Well, the information above is from WordFence, the security plugin. They really know what they're talking about, so it's a trusted source with trusted advice.
For a while now, Google have asked that people requesting any information has what's known as an SSL certificate. I actually wrote about this about 7 hours ago in my earlier blog post, before I had this information and it now looks like the clock is ticking on websites that don't secure themselves.
What's happening is that Google is placing the message "Not Secure" in their Chrome browser if you have not secured your site with an SSL certificate and you direct a user to a page with a 'password' field or 'payment information' field.
The certificates have been used for years to make sure users are secure when they are shopping online. You'll probably know it best as the little padlock that appears on browsers when you're shopping.
Until recently, non-shopping sites really didn't need them as there was little interaction between the user and the website, with most sites being brochures for the businesses involved. But, with the increasing collection of personal information, those barriers are breaking down.
If you have a website that people can log in to, you need to make sure it has an SSL certificate. If you are collecting payment information, you need to make sure you have an SSL certificate. If you are requesting a password for any other reason, you need to make sure you have an SSL certificate.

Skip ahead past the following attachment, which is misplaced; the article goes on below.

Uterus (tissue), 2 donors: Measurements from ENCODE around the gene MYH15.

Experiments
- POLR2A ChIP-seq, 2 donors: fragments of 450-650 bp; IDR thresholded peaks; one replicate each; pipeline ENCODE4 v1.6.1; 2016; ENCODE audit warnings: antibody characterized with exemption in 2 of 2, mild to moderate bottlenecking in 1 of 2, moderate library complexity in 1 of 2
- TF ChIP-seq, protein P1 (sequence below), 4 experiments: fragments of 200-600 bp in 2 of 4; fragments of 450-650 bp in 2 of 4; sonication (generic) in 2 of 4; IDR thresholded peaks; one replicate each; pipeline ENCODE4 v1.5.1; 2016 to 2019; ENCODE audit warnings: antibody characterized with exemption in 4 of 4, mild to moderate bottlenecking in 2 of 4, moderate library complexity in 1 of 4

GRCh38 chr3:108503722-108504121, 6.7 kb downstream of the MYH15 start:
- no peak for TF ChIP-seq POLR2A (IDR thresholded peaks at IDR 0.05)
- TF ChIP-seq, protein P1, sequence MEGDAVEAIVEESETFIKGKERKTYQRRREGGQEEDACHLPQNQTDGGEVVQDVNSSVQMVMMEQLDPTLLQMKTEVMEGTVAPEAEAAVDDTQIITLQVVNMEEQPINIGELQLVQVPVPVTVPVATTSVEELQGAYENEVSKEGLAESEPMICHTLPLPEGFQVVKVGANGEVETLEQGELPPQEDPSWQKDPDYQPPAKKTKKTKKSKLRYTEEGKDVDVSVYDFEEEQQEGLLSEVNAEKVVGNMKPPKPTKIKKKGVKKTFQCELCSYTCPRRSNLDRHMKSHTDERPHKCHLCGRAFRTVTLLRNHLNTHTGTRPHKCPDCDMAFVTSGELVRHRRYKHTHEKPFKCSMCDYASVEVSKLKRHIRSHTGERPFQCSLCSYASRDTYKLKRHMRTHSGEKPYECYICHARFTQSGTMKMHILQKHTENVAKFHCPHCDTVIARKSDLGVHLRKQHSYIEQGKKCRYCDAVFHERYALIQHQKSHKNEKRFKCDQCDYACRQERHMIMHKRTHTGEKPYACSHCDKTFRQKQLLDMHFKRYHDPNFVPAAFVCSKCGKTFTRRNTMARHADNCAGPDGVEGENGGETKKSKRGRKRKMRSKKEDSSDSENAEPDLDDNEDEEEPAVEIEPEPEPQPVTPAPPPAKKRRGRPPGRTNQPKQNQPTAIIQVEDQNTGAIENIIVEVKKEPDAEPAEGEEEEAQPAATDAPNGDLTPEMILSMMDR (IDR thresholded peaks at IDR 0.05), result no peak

My personal feeling is that every site now really should have an SSL installed so that you are future proofing your site from any ramping-up of this practice.
Well, it's up to you. I'm really talking about best practices here but I would recommend it to anybody having a new site done because it can all be done as part of the process.
No... It used to be but recently Let's Encrypt has come along, offering free SSL certificates. These certificates are also supported by CPanel, Plesk and increasingly the third party hosting environments. It should be relatively cheap and stress free.
The clock is ticking on this a little faster than I first thought it would be in my other article today.
Taking the bull by the horns now is worth while, even if you don't currently have those facilities on your website because it makes sure you're secure for the future. It won't hurt you doing this either way and it will make your visitors more secure.
Most importantly, talk with your web designer. They will have a much better idea of your setup and can advice further but don't wait until it's too late!